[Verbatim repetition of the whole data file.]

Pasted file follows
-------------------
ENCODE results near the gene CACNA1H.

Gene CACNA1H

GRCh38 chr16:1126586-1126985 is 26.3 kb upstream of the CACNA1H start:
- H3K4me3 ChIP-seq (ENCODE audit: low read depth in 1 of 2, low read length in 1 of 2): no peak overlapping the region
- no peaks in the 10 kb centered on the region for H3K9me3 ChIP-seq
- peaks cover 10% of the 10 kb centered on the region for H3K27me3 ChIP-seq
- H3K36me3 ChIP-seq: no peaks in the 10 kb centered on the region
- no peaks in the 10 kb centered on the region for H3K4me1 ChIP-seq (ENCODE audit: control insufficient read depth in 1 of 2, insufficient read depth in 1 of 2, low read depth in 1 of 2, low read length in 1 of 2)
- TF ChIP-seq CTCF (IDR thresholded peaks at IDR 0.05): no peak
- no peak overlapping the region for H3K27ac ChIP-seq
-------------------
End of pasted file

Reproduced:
ENCODE results near the gene CACNA1H.

Gene CACNA1H

GRCh38 chr16:1126586-1126985 is 26.3 kb upstream of the CACNA1H start:
- H3K4me3 ChIP-seq (ENCODE audit: low read depth in 1 of 2, low read length in 1 of 2): no peak overlapping the region
- no peaks in the 10 kb centered on the region for H3K9me3 ChIP-seq
- peaks cover 10% of the 10 kb centered on the region for H3K27me3 ChIP-seq
- H3K36me3 ChIP-seq: no peaks in the 10 kb centered on the region
- no peaks in the 10 kb centered on the region for H3K4me1 ChIP-seq (ENCODE audit: control insufficient read depth in 1 of 2, insufficient read depth in 1 of 2, low read depth in 1 of 2, low read length in 1 of 2)
- TF ChIP-seq CTCF (IDR thresholded peaks at IDR 0.05): no peak
- no peak overlapping the region for H3K27ac ChIP-seq